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Troy's Blog

The Hitch Hiker's Guide to the IT Galaxy and Beyond
Don't Panic



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Troy DuMoulin, VP, Research & Development

Troy is a leading ITIL®, IT Governance & Lean IT authority with a solid and rich background in Executive IT Management consulting. Troy holds the ITIL Service Manager and Expert certifications and has extensive experience in leading IT Service Management (ITSM) programs with a regional and global scope.

He is a frequent speaker at IT Management events and is a contributing author to multiple ITSM and Lean IT books, papers and official ITIL publications including ITIL’s Planning To Implement IT Service Management and Continual Service Improvement.


The Guide

"This blog is dedicated to making sense out of the shifting landscape of IT Management. Just when we thought we had a good handle on managing technology, the job we thought we knew is being threatened by strange acronyms like ITIL, Lean, Agile, DevOps, CMMI, COBIT, ect.. Suddenly the rules have changed and we are not sure why. The goal of this blog is to offer an element of sanity and logic to what can appear to be chaos."

Hitch Hiker's Guide to the Galaxy

"In many of the more relaxed civilizations on the Outer Eastern Rim of the Galaxy, the Hitch Hiker’s Guide has already supplanted the great Encyclopedia Galactic as the standard repository of all knowledge and wisdom, for though it has many omissions and contains much that is apocryphal, or at least wildly inaccurate, it scores over the older more pedestrian work in two important respects.

First, it is slightly cheaper: and secondly it has the words DON’T PANIC inscribed in large friendly letters on its cover."
~Douglas Adams


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PR 71 - Using Kanban for ITSM & Operations

Being able to visualize work and create transparency is the beginning of improvement

One of the major tenants of Lean thinking is the principle of Jidoka, which means “making the invisible visible”. Creating transparency in how work is received and completed is a critical step in order to understand, measure and improve. This reality has given rise to the Lean practices of Visual Management or as one organization I know likes to call it:  “Working Out Loud.” In this session George and I are talking with our return guest J. Paul Reed about his views and experiences of how a Kanban Board allows organizations to create transparency into work, provide key metrics such as Lead and Cycle Time, identify Bottlenecks and quickly act on visual cues to improve throughput.

The Kanban board is one of the most widely adopted Lean tools and has become popular with the Agile and DevOps movements and is now finding its way into IT Service Management and Operations processes. Join George, Paul and I as we explore this topic and provide examples of how Kanban enables IT teams to improve visibility into both planned and unplanned work and how it ultimately helps teams by honouring reality.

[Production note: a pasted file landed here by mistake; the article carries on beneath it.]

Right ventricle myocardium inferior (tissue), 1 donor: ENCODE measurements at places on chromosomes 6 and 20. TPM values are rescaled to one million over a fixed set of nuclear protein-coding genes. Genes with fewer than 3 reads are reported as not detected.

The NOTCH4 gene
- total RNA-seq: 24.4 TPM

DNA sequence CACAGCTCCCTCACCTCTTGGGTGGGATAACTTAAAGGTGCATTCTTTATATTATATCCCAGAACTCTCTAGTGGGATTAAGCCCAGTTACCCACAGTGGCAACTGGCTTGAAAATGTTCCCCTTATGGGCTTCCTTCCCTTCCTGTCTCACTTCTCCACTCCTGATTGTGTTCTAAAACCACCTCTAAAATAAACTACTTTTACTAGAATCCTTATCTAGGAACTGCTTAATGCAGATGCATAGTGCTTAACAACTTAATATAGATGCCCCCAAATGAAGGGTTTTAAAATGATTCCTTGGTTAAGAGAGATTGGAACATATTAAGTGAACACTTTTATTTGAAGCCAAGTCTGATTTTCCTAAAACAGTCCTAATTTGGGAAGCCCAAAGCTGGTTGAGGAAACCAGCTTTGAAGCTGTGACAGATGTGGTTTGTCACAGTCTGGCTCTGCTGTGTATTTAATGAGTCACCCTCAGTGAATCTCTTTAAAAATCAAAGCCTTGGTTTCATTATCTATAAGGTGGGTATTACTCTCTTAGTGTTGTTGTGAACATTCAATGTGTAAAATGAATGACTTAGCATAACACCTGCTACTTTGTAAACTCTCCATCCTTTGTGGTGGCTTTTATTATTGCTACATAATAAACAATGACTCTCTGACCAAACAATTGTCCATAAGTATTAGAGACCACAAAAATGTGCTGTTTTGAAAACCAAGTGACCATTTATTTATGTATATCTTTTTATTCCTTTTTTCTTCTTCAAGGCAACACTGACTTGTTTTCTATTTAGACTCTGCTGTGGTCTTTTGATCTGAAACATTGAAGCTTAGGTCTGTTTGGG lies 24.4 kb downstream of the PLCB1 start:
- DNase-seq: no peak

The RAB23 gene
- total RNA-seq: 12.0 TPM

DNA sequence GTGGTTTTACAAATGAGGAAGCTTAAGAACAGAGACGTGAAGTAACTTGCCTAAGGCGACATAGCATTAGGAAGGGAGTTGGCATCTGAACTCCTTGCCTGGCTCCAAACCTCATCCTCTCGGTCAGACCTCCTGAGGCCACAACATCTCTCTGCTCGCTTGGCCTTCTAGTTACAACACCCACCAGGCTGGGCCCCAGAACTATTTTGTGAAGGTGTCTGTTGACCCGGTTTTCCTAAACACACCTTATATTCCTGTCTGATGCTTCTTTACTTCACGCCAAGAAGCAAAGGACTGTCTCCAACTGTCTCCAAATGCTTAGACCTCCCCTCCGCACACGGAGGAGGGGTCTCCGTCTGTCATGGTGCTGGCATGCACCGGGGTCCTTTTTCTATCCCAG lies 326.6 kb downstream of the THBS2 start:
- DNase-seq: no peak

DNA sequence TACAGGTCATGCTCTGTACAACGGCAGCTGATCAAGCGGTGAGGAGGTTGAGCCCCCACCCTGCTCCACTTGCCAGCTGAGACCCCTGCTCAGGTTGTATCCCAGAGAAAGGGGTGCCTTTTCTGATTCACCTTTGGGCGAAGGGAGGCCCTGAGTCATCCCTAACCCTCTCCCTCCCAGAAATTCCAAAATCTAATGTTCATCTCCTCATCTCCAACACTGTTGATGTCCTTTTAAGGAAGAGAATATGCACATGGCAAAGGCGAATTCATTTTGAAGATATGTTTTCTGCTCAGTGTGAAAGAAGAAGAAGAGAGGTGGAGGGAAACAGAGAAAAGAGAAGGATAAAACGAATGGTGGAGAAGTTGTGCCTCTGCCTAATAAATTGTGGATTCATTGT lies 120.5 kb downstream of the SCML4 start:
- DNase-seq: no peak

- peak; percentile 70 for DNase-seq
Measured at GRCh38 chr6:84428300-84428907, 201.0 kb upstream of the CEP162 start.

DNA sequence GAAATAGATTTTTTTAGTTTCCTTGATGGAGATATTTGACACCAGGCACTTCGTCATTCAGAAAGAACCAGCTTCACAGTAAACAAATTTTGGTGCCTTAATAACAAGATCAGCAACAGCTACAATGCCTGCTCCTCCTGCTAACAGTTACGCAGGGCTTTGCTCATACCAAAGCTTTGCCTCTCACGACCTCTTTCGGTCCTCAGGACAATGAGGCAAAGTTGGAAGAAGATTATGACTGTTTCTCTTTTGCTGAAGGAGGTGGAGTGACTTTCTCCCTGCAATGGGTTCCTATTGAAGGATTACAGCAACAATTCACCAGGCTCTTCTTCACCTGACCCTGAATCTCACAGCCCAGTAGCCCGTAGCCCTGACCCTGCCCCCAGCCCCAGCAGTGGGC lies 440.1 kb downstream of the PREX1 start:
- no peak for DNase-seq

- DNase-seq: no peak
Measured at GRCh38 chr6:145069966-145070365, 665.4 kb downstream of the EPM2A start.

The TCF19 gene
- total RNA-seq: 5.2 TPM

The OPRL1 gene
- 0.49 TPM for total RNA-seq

• Guest: J. Paul Reed
  • Kanban -  Origins Toyota Production System & Lean Thinking
  • Kanban - Make work visible and focus on the flow
  • Challenge was how to use a Kanban for un-planned work
  • Agile and DevOps leverage Visual Management and Kanban boards to visualize work in progress
  • Using Kanban when a team is distributed or virtual
  • The focus is how is working flowing, where are the bottlenecks?
  • Unplanned work often is what consumes the majority of existing capacity, Kanban makes this visible
  • Kanban allows you to honour reality
  • Kanban is the only place where all work is visible - (The Lean principle of Jidoka)
  • What is not understood / defined cannot be stabilized, measured, improved
  • Kanban improves flow by limiting Work In Progress and increasing throughput
  • The cost of task switching (every time you interrupt someone writing code you loose 1/2 hour)
  • Even machines suffer from Context Switching
  • Discounting the myth of unlimited capacity
  • Taiichi Ohno “Let the flow manage the process and not management manage the flow”
  • Kanban scales very well to groups or scales down to individual work
  • Scrumban
  • Using Agile - Scrum and Kanban for Request Fulfilment
  • Using Kanban for 1x1 and explaining unplanned work
  • Value Stream Maps vs Kanban Boards
  • Can you use Scrum for Unplanned work?
  • Kanban can be used for both Planned and Unplanned work
  • How do you do Kanban wrong? (Organization’s with a blame and shame culture)
  • If Kanban does not have Work In Progress limits it has limited value
  • Personal Kanban
  • Using Kanban boards for personal life (MediaBan, ChoreBan,….)

George’s, Paul’s & Troy’s thoughts what are yours?

“I find that when you open the door toward openness and transparency, a lot of people will follow you through.” ~Kirsten Gillibrand


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Posted by Troy DuMoulin on 12/08 at 06:48 PM






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